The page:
By Maria Angelica Troncoso
Rio de Janeiro, Jul 29 (EFE).- Hope has taken hold in Rio de Janeiro’s largest favela (shantytown) complex, an overcrowded and crime-ridden area that has become the first community of its type in Brazil to be the target of a mass vaccination drive.
In a campaign that is part of a study aimed at gauging the direct and indirect effectiveness of immunization programs in low-income, high-population districts, more than 30,000 people will be inoculated against Covid-19 in the Mare complex starting Thursday.
“This vaccine will change everything … Without immunization, it would be over for us. With it, we have hope,” Mariana, a 19-year-old waitress, told Efe.
The campaign will run through Sunday in Mare, a complex of 16 favelas on Rio de Janeiro’s north side that is home to nearly 140,000 people, a population bigger than that of 96 percent of Brazil’s municipalities.
Roughly 1,000 health care professionals will be deployed to medical centers, schools and other vaccination points in Mare, where they are to immunize 31,000 people between the ages of 18 and 34 over the next four days. Some 1,600 volunteers also will participate in the effort.
All of those individuals will be administered the University of Oxford-AstraZeneca Covid-19 vaccine, which is being produced in Brazil by the Rio-based Oswaldo Cruz Foundation (Fiocruz), Latin America’s leading medical research center.
The initiative is the result of a collaborative effort that was launched a year ago to halt the spread of the coronavirus in that community and has involved the Redes da Mare non-governmental organization, the Rio de Janeiro Health Secretariat and Fiocruz, which is heading up the study.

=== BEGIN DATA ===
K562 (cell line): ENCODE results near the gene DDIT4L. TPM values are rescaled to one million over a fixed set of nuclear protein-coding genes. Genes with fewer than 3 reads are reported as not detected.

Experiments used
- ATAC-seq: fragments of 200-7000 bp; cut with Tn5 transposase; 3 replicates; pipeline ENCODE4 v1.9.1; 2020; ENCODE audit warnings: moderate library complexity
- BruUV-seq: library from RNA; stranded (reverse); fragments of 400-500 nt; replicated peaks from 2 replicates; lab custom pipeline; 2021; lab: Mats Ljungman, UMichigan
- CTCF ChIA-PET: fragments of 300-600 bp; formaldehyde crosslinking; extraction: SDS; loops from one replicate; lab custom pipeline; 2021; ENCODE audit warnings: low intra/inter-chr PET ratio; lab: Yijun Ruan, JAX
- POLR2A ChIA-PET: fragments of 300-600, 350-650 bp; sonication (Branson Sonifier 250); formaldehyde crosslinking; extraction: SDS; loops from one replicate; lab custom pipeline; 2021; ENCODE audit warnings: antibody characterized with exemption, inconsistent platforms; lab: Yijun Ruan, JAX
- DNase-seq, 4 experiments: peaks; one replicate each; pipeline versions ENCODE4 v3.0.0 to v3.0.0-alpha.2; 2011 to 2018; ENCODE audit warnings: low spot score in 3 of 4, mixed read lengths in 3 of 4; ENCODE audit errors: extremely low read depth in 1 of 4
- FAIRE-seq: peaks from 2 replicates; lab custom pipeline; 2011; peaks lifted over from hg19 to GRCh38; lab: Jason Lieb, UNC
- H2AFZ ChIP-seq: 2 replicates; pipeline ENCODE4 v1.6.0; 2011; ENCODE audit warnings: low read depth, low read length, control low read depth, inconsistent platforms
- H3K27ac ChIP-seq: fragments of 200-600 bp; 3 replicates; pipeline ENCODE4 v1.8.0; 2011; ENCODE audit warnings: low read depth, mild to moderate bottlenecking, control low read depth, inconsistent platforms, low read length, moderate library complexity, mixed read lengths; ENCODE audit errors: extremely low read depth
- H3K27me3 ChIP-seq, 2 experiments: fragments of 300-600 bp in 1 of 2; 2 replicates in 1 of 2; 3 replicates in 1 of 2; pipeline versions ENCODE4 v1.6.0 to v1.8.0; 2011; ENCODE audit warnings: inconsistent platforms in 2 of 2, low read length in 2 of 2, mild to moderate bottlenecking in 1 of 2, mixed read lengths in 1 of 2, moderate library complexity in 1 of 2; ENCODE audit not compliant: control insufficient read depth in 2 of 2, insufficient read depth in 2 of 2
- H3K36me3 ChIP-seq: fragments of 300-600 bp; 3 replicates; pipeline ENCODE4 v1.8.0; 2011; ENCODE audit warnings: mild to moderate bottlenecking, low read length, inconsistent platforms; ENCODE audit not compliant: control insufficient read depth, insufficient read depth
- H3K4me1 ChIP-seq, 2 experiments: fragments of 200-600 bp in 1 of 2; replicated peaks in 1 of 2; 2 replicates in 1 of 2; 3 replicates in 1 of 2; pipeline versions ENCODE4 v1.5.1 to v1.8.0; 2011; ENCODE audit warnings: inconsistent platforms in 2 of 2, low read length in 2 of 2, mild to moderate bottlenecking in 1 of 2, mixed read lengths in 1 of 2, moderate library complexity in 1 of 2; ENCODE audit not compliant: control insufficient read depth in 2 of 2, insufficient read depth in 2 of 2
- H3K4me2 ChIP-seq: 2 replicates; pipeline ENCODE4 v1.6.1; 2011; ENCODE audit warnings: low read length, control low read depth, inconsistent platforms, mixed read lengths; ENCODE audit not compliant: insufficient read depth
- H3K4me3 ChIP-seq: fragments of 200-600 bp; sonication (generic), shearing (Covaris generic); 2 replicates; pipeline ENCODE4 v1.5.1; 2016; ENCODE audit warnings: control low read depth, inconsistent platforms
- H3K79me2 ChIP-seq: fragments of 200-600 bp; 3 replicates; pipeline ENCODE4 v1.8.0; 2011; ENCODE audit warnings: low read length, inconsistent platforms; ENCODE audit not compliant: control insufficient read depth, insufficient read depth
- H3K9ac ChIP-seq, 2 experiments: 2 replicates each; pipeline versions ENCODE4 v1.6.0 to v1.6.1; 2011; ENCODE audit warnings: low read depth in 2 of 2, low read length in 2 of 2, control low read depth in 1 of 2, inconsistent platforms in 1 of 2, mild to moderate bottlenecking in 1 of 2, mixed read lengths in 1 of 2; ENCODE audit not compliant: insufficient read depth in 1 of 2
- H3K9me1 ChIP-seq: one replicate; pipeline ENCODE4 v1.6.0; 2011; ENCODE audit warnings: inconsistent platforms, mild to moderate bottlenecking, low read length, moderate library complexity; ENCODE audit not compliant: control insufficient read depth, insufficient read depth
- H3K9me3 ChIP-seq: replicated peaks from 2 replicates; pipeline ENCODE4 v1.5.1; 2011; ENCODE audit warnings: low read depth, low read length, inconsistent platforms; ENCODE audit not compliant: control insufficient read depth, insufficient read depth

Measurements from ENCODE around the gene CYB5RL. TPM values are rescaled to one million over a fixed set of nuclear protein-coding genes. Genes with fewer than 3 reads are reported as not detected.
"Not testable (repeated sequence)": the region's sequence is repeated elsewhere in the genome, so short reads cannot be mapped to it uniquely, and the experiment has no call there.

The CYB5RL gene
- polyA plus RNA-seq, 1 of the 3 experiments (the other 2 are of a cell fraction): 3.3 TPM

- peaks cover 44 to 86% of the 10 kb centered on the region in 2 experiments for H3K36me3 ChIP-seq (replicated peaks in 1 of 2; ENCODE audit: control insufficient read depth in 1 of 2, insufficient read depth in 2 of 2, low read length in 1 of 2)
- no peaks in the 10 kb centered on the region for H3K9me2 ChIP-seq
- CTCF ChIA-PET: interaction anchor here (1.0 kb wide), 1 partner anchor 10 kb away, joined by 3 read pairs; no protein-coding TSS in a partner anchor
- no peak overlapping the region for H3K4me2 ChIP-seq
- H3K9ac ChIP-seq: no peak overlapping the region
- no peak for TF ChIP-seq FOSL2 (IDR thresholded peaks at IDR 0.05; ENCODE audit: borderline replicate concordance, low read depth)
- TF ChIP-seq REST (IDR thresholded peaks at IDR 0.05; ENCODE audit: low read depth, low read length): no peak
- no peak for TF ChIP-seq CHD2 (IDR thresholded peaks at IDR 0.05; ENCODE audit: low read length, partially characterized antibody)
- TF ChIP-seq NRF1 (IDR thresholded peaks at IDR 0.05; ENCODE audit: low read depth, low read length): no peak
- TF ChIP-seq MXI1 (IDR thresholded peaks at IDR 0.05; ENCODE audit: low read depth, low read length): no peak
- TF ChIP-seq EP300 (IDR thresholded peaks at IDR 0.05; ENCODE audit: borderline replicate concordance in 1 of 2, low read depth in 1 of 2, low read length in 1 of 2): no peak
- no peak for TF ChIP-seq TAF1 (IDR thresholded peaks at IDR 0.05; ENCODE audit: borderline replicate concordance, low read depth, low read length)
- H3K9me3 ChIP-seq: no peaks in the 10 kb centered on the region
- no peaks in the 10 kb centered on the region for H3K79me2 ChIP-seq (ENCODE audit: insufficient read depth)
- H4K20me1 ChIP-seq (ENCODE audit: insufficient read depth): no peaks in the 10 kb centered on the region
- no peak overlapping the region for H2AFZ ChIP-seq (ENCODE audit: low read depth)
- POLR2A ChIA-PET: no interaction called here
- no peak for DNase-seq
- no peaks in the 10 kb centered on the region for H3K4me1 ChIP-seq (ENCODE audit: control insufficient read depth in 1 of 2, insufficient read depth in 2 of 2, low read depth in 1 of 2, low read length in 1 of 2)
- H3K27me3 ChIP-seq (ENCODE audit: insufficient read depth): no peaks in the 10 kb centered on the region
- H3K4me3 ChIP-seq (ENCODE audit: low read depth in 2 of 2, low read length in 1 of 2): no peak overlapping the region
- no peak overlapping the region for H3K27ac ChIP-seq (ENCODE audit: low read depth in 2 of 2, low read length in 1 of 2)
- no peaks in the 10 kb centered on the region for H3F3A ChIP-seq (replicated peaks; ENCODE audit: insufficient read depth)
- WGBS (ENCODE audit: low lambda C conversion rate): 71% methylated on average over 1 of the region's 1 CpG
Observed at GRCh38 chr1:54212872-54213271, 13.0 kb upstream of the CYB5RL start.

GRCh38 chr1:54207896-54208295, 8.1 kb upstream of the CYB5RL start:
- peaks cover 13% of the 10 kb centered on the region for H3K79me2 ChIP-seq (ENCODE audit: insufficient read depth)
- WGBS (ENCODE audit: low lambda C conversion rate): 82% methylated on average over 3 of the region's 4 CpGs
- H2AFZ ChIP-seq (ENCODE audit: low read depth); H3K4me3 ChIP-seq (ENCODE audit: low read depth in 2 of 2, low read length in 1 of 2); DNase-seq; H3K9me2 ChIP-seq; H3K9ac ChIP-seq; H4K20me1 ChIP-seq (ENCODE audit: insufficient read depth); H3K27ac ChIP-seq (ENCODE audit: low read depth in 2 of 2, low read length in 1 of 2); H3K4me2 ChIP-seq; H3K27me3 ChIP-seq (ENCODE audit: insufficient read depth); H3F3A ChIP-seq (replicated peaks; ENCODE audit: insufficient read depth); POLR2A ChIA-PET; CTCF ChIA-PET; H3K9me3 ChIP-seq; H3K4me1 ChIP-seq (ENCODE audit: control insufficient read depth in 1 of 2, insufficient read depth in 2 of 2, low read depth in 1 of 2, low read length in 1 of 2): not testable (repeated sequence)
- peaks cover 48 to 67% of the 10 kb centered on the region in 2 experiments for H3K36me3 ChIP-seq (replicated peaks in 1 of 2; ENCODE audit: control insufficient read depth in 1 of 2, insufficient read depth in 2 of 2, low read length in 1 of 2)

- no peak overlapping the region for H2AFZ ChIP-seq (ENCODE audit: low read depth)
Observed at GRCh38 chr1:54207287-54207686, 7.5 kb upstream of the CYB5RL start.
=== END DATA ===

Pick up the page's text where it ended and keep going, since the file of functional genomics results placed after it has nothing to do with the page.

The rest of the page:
Fiocruz experts say the effectiveness of mass vaccination campaigns will be analyzed within the specific context of Mare, where the majority of the population (51 percent) is below the age of 30.
They added that the study also will take into account the fact that some Mare residents (older adults and people with comorbidities) are already fully inoculated or are awaiting a second vaccine dose.
“We’ve never (conducted a mass vaccination campaign) in a community with these characteristics. Mare is hectic, chaotic; it’s an area where at the start of the pandemic the mortality rate was double that of Rio de Janeiro as a whole, which was the highest among Brazil’s (state) capitals,” Fernando Bozza, a Fiocruz researcher and coordinator of the Mare study, told Efe.
Since the onset of the health emergency in Brazil in early 2020, 317 deaths are attributed to Covid-19 in Mare and 6,800 people there are confirmed to have been infected with the coronavirus.
The study, which will run for six months, will assess the vaccination drive’s direct and indirect effectiveness by tracking both those who were immunized and those who were not. A key goal is to determine whether administration of the vaccine to adults prevents the virus from spreading to minors.
It also will look at the vaccine’s side effects and its effectiveness in halting the spread of new variants. A particular focal point will be the rapidly spreading delta variant, which experts say is currently the most contagious version of the coronavirus worldwide. EFE